Your committee endeavored to obtain as accurate information as possible in relation to the strength and position of the enemy in front of Washington. The testimony of the officers in our army here upon that point, however, was far from satisfactory. Early in December an order had been issued from headquarters prohibiting the commanders in the front from examining any persons who should come into our lines from the direction of the enemy; but all such persons were to be sent, without examination, to the headquarters of the army. Restrictions were also placed upon the movements of scouts. The result was, that the generals examined appeared to be almost entirely ignorant of the force of the enemy opposed to them, having only such information as they were allowed to obtain at headquarters. The strength of the enemy was variously estimated at from 70,000 to 210,000 men. Those who formed the highest estimate based their opinion upon information received at headquarters. As to the strength of the enemy's position, the general impression seemed to be, founded upon information obtained from the same source, that it was exceedingly formidable. Subsequent events have proved that the force of the enemy was below even the lowest of these estimates, and the strength of their fortifications very greatly overestimated.

Your committee also sought to ascertain what number of men could be spared from this army for offensive operations elsewhere, assuming that the works of the enemy in front were of such a character that it would not be advisable to move directly upon them. The estimate of the force necessary to be left in and around Washington to act entirely on the defensive, to render the capital secure against any attack of the enemy, as stated by the witnesses examined upon that point, was from 50,000 to 80,000 men, leaving 100,000 or upwards that could be used for expeditions at other points.

In connexion with the same subject, your committee inquired in reference to what had been done to render the fortifications here, which had been constructed at such expense and with so great labor, most effective for the defence of Washington. Your committee are constrained to say that adequate provision never was made to properly man those fortifications and exercise men in the management of the guns. Several of the witnesses testified that they had repeatedly called the attention of the authorities to the matter, but without success. when the movement of the army commenced in March, the few regiments that had been placed in the forts and partially instructed in the use of the guns, were almost entirely withdrawn, leaving the fortifications to be manned by raw and inexperienced troops.


The subject of the obstruction of the navigation of the Potomac naturally de

manded the consideration of your committee. Upon that point your committee would call the attention of Congress to the testimony of Captain G. V. Fox, Assistant Secretary of the Navy. Upon reference to his testimony it will appear that in June, 1861, the Navy Department proposed to the War Department that measures be adopted to take possession of Matthias Point, in order to secure the navigation of the Potomac from any danger of being interrupted. From some cause no steps were then taken for that purpose. The subject was again brought to the attention of the War Department by the Navy Department in the month of August, shortly after the battle of Bull Run. Nothing, however, was done at that time in regard to it.

In October, 1861, the Navy Department again urged the matter upon the consideration of the War Department. The Port Royal expedition was then in preparation and would soon be ready to start. The Navy Department represented that it would be absolutely necessary to send with that expedition, in order to insure its success, the greater portion of the Potomac flotilla, because, being very powerful vessels, of light draught, with their machinery protected, they were better fitted for that service than any other vessels in the possession of the Navy Department. And if anything was to be done by them to secure the uninterrupted navigation of the Potomac, it must be done before they left. It was proposed to the President and the War Department that the gunboats should take and destroy the rebel batteries which had then begun to make their appearance upon the river, and which even then endangered the safety of vessels passing up and down the Potomac. When that had been done, it was proposed that a sufficient number of troops should be landed at Matthias Point, &c., to intrench themselves, under the protection of the gunboats, until they should be able, with the assistance of the smaller boats of the Potomac flotilla, to hold their position against any force the enemy would be likely to bring against them. It was represented that unless some such steps were taken the departure of those vessels upon the Port Royal expedition would be the signal for the closing of the navigation of the Potomac, which representation the result proved to be correct. As was well urged by the Navy Department, the whole question amounted simply to this: Would the army co-operate with the navy in securing the unobstructed navigation of the Potomac, or, by withholding that co-operation at that time, permit so important a channel of communication to be closed.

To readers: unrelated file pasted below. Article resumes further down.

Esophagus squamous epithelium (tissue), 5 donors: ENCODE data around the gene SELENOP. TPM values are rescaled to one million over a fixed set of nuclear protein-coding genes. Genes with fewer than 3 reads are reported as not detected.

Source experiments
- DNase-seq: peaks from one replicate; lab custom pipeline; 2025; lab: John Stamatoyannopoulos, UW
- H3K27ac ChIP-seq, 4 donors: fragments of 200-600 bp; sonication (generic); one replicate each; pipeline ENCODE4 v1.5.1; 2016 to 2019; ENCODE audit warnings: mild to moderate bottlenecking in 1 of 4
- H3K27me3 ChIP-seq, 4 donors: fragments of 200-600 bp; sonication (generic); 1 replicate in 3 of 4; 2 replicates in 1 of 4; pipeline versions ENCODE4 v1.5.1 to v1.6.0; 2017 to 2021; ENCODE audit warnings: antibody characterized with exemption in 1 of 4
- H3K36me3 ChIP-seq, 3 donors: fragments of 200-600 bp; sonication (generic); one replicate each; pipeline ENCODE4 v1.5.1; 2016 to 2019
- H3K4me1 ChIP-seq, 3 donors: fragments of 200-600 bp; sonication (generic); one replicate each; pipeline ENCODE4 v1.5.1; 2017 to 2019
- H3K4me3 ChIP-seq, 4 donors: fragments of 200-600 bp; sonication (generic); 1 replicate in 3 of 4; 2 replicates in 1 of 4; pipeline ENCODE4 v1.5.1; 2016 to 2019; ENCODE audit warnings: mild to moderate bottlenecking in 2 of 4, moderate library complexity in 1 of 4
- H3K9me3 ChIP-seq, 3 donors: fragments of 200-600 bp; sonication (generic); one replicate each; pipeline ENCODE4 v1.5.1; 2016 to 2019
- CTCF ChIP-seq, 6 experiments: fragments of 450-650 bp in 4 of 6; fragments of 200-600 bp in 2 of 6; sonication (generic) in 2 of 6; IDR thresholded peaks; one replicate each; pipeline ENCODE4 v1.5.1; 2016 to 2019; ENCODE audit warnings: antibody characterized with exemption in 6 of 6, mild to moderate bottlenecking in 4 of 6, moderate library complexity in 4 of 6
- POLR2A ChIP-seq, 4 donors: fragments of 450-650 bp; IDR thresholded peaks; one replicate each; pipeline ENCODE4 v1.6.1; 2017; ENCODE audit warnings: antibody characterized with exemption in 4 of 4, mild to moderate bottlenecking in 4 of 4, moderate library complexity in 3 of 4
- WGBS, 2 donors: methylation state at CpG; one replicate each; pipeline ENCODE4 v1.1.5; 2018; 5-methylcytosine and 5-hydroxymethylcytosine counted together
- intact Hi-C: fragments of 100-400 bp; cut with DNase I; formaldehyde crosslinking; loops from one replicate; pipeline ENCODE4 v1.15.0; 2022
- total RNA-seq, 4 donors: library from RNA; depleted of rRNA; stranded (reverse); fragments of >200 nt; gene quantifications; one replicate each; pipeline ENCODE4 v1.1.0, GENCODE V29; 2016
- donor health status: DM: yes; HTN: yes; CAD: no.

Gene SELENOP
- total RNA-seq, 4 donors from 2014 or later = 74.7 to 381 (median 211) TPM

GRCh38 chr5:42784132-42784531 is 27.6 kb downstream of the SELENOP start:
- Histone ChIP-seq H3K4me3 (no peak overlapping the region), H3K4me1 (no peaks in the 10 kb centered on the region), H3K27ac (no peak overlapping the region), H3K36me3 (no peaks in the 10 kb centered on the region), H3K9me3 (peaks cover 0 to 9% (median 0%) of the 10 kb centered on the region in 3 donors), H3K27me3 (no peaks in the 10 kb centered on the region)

After repeated efforts, General McClellan promised that 4,000 men should be ready at a time named to proceed down the river. The Navy Department provided the necessary transports for the troops, and Captain Craven, commanding the Potomac flotilla, upon being notified to that effect, collected at Matthias Point all the boats of his flotilla at the time named. The troops did not arrive, and the Navy Department was informed of the fact by Captain Craven. Assistant Secretary Fox, upon inquiring of General McClellan why the troops had not been sent according to agreement, was informed by him that his engineers were of the opinion that so large a body of troops could not be landed, and therefore he had concluded not to send them. Captain Fox replied that the landing of the troops was a matter of which the Navy Department had charge; that they had provided the necessary means to accomplish the landing successfully; that no inquiry had been made of them in regard to that matter, and no notification that the troops were not to be sent.

It was then agreed that the troops should be sent the next night. Captain Craven was again notified, and again had his flotilla in readiness for the arrival of the troops. But no troops were sent down at that time, nor were any ever sent down for that purpose.

Captain Fox, in answer to the inquiry of the committee as to what reason was assigned for not sending the troops according to the second agreement, replied that the only reason, so far as he could ascertain, was, that General McClellan feared it might bring on a general engagement.